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State v. Pender

Court of Appeals of North Carolina

June 18, 2019

STATE OF NORTH CAROLINA
v.
SHEKITA MONLEE PENDER, Defendant.

          Heard in the Court of Appeals 24 April 2019.

          Appeal by Defendant from judgment entered 8 February 2018 by Judge Jeffery B. Foster in Wilson County Superior Court, No. 16CRS051643

          Attorney General Joshua H. Stein, by Special Deputy Attorney General Jess D. Mekeel, for the State.

          Ward, Smith & Norris, P.A., by Kirby H. Smith, III, for the Defendant.

          DILLON, JUDGE.

         Defendant Shekita Monlee Pender appeals from a judgment entered upon a jury's verdict finding her guilty of assault with a deadly weapon inflicting serious injury. We conclude that the trial court properly instructed the jury and that Defendant received a fair trial, free from reversible error.

         I. Background

         Defendant was in a physical altercation with another woman. At some point during the altercation, Defendant cut the other woman a number of times with a knife, requiring the woman to receive over one hundred (100) stitches. Defendant was indicted and tried for felony assault with a deadly weapon inflicting serious injury based on this altercation.

         During the trial, the jury was instructed on the crime of assault with a deadly weapon inflicting serious injury. The jury was given a generic self-defense, pattern jury instruction. However, the jury was not given the self-defense, pattern jury instruction for assaults where deadly force is used.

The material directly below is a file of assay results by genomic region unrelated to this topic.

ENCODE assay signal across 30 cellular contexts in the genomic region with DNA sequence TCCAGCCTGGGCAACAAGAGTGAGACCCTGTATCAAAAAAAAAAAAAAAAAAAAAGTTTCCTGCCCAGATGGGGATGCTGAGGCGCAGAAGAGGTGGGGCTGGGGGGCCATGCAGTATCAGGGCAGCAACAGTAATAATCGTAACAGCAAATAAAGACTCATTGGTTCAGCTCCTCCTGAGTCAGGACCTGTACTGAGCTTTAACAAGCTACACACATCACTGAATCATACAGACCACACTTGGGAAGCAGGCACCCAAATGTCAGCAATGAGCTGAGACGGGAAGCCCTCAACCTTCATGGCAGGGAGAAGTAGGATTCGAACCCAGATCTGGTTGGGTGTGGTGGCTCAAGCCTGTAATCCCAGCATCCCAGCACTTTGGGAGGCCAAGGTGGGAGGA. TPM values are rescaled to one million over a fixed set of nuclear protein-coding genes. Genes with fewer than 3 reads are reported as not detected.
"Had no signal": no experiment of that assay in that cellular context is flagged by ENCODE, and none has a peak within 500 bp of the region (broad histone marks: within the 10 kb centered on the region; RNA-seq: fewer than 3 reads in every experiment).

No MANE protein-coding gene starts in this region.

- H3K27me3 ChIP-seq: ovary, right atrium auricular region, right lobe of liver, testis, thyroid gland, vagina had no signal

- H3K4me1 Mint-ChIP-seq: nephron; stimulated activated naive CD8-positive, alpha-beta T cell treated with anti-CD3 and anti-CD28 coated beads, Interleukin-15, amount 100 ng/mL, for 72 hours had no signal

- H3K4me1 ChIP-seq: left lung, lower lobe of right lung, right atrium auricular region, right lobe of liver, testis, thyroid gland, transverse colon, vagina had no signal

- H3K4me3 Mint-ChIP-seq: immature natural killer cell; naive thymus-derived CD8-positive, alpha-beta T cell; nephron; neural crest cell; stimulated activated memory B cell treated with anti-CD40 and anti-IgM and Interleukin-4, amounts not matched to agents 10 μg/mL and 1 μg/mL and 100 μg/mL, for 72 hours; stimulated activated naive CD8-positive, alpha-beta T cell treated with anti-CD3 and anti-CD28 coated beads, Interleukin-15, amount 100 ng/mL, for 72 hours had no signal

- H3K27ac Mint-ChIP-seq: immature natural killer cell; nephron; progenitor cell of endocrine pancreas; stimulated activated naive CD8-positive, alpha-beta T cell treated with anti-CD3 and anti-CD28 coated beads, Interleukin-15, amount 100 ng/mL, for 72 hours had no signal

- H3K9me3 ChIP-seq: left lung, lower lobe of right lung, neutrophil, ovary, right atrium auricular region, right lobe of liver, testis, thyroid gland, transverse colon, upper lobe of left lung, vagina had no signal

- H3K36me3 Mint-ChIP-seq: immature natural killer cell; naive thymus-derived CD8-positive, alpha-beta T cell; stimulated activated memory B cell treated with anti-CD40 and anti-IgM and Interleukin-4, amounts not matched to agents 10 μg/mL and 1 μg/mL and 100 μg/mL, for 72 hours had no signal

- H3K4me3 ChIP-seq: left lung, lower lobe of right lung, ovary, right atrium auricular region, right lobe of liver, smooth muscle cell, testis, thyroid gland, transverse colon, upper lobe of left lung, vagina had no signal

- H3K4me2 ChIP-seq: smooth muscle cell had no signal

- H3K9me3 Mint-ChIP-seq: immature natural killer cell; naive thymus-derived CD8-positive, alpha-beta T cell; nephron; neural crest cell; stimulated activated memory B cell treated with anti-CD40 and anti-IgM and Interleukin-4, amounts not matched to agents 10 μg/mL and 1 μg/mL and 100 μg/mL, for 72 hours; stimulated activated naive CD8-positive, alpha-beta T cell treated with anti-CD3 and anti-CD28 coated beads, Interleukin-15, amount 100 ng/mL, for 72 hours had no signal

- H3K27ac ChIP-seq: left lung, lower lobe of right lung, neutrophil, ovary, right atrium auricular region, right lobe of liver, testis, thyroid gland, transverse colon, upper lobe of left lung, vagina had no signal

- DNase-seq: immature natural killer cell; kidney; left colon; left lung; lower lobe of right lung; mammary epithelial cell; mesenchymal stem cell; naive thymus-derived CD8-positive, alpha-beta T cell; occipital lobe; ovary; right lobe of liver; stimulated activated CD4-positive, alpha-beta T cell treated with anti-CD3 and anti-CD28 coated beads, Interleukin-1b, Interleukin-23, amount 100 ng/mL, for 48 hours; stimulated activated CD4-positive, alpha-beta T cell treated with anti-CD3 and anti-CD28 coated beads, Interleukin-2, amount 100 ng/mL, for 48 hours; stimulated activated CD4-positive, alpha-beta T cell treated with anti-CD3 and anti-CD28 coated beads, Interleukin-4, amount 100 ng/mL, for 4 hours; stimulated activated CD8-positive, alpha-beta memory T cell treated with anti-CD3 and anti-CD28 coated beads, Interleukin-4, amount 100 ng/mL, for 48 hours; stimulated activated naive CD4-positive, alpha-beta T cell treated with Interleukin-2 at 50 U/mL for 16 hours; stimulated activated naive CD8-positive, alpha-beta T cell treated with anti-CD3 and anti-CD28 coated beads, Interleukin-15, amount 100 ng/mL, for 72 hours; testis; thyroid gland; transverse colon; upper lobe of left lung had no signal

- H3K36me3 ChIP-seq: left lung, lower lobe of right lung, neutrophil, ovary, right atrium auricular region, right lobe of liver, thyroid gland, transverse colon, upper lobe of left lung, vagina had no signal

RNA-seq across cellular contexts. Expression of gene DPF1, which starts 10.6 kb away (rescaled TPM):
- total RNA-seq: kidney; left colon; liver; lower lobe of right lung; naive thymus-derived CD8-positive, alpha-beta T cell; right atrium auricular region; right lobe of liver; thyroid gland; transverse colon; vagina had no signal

The jury found Defendant guilty, and Defendant was sentenced in the presumptive range. Defendant gave notice of appeal in open court.

         II. Analysis

         Defendant argues that the trial court committed plain error by instructing the jury on the crime for which she was tried, assault with a deadly weapon inflicting serious injury, and that "[a] knife is a deadly weapon[, ]" while only providing an instruction for self-defense specific to assaults not involving deadly force.

         As Defendant failed to object to the jury instructions at trial, we review for plain error. State v. Bagley, 321 N.C. 201, 211, 362 S.E.2d 244, 250 (1987). "Under the plain error rule, [the] defendant must convince this Court not only that there was error, but that absent the error, the jury probably would have reached a different result." State v. Jordan, 333 N.C. 431, 440, 426 S.E.2d 692, 697 (1993).

         In North Carolina, a defendant may be criminally excused from assaulting another if she acts in self-defense, so long as the ...


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